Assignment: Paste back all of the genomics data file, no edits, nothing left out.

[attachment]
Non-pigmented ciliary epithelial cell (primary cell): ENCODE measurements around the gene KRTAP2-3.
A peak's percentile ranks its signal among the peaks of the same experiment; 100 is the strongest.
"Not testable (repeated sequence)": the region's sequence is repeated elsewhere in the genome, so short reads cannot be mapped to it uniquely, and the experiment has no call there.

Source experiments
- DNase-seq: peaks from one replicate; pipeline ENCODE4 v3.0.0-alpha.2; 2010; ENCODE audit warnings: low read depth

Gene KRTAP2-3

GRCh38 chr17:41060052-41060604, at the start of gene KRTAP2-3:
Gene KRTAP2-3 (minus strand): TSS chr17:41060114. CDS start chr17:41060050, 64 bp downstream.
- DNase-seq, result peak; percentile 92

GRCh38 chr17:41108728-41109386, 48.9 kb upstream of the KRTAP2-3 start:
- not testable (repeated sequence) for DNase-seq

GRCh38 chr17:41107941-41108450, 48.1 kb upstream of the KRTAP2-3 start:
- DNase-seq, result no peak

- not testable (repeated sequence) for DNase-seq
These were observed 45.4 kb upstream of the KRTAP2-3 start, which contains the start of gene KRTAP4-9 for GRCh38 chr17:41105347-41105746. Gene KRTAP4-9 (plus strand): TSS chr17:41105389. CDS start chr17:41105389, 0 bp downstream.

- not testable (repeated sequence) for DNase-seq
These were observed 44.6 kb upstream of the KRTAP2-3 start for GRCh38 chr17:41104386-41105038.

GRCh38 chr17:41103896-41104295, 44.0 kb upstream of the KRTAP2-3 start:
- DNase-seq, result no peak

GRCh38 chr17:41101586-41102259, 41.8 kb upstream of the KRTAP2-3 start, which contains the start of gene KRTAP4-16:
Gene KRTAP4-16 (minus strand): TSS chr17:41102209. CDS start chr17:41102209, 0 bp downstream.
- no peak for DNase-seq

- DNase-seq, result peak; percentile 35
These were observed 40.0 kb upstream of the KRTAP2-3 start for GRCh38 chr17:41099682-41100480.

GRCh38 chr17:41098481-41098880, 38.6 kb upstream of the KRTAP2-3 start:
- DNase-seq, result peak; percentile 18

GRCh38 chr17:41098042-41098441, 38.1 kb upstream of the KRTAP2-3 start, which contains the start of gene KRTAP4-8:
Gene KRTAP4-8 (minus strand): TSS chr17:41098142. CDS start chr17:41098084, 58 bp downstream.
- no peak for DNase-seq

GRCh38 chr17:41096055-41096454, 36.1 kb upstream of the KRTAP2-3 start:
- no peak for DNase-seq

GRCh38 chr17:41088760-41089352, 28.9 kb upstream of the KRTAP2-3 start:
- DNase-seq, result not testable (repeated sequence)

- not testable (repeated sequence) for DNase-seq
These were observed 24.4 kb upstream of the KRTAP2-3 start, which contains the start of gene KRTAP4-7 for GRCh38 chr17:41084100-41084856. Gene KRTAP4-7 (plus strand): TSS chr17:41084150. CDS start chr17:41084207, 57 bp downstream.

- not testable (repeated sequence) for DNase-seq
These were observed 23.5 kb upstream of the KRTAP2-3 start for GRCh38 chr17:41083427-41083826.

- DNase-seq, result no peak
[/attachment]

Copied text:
Non-pigmented ciliary epithelial cell (primary cell): ENCODE measurements around the gene KRTAP2-3.
A peak's percentile ranks its signal among the peaks of the same experiment; 100 is the strongest.
"Not testable (repeated sequence)": the region's sequence is repeated elsewhere in the genome, so short reads cannot be mapped to it uniquely, and the experiment has no call there.

Source experiments
- DNase-seq: peaks from one replicate; pipeline ENCODE4 v3.0.0-alpha.2; 2010; ENCODE audit warnings: low read depth

Gene KRTAP2-3

GRCh38 chr17:41060052-41060604, at the start of gene KRTAP2-3:
Gene KRTAP2-3 (minus strand): TSS chr17:41060114. CDS start chr17:41060050, 64 bp downstream.
- DNase-seq, result peak; percentile 92

GRCh38 chr17:41108728-41109386, 48.9 kb upstream of the KRTAP2-3 start:
- not testable (repeated sequence) for DNase-seq

GRCh38 chr17:41107941-41108450, 48.1 kb upstream of the KRTAP2-3 start:
- DNase-seq, result no peak

- not testable (repeated sequence) for DNase-seq
These were observed 45.4 kb upstream of the KRTAP2-3 start, which contains the start of gene KRTAP4-9 for GRCh38 chr17:41105347-41105746. Gene KRTAP4-9 (plus strand): TSS chr17:41105389. CDS start chr17:41105389, 0 bp downstream.

- not testable (repeated sequence) for DNase-seq
These were observed 44.6 kb upstream of the KRTAP2-3 start for GRCh38 chr17:41104386-41105038.

GRCh38 chr17:41103896-41104295, 44.0 kb upstream of the KRTAP2-3 start:
- DNase-seq, result no peak

GRCh38 chr17:41101586-41102259, 41.8 kb upstream of the KRTAP2-3 start, which contains the start of gene KRTAP4-16:
Gene KRTAP4-16 (minus strand): TSS chr17:41102209. CDS start chr17:41102209, 0 bp downstream.
- no peak for DNase-seq

- DNase-seq, result peak; percentile 35
These were observed 40.0 kb upstream of the KRTAP2-3 start for GRCh38 chr17:41099682-41100480.

GRCh38 chr17:41098481-41098880, 38.6 kb upstream of the KRTAP2-3 start:
- DNase-seq, result peak; percentile 18

GRCh38 chr17:41098042-41098441, 38.1 kb upstream of the KRTAP2-3 start, which contains the start of gene KRTAP4-8:
Gene KRTAP4-8 (minus strand): TSS chr17:41098142. CDS start chr17:41098084, 58 bp downstream.
- no peak for DNase-seq

GRCh38 chr17:41096055-41096454, 36.1 kb upstream of the KRTAP2-3 start:
- no peak for DNase-seq

GRCh38 chr17:41088760-41089352, 28.9 kb upstream of the KRTAP2-3 start:
- DNase-seq, result not testable (repeated sequence)

- not testable (repeated sequence) for DNase-seq
These were observed 24.4 kb upstream of the KRTAP2-3 start, which contains the start of gene KRTAP4-7 for GRCh38 chr17:41084100-41084856. Gene KRTAP4-7 (plus strand): TSS chr17:41084150. CDS start chr17:41084207, 57 bp downstream.

- not testable (repeated sequence) for DNase-seq
These were observed 23.5 kb upstream of the KRTAP2-3 start for GRCh38 chr17:41083427-41083826.

- DNase-seq, result no peak